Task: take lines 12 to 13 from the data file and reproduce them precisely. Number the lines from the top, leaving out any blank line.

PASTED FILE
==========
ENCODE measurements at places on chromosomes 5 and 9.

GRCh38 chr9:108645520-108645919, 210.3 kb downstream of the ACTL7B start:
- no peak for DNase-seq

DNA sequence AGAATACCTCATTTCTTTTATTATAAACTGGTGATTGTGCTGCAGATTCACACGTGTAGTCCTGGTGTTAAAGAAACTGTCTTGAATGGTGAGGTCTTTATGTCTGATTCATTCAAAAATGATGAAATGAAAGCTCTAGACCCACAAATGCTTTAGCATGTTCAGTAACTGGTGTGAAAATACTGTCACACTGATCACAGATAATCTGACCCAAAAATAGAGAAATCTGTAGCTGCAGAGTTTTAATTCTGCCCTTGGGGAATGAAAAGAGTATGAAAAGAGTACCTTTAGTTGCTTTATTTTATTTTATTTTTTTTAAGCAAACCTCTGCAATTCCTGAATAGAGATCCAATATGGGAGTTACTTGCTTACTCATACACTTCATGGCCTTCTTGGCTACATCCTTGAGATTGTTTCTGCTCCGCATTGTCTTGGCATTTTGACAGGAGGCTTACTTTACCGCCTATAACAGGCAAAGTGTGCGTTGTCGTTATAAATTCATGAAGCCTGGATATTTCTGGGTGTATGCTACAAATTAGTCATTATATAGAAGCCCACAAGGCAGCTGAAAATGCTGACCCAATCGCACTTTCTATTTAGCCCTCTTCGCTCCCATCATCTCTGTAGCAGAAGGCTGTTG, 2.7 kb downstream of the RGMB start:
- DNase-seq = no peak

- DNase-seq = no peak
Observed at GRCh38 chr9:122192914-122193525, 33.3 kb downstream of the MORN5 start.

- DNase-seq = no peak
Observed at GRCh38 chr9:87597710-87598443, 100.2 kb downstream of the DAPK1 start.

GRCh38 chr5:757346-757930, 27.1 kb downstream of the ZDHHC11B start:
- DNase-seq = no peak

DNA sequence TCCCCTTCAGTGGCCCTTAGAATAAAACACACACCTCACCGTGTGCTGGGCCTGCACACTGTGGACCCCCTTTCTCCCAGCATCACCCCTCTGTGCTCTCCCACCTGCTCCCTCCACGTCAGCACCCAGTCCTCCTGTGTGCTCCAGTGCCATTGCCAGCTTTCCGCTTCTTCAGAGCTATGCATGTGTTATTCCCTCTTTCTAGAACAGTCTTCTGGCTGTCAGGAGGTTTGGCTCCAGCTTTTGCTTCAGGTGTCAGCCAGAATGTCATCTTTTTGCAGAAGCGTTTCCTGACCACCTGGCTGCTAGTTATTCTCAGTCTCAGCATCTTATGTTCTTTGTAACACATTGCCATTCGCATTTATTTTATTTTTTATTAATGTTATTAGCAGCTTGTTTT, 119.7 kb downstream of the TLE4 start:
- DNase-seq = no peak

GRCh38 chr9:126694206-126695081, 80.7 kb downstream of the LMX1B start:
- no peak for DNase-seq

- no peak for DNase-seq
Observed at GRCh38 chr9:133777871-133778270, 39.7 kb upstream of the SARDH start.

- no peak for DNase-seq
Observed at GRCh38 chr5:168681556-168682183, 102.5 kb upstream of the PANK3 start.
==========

DNA sequence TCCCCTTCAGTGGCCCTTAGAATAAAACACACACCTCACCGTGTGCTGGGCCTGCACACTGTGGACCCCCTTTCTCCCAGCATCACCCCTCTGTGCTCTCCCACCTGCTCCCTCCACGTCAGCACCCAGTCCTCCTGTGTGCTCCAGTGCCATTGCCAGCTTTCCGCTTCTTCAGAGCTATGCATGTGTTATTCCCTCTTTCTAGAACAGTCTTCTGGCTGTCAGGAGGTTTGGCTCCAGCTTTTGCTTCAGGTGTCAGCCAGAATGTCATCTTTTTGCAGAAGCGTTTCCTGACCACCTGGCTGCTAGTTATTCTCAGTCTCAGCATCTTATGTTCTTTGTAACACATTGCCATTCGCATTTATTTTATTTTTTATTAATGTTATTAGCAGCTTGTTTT, 119.7 kb downstream of the TLE4 start:
- DNase-seq = no peak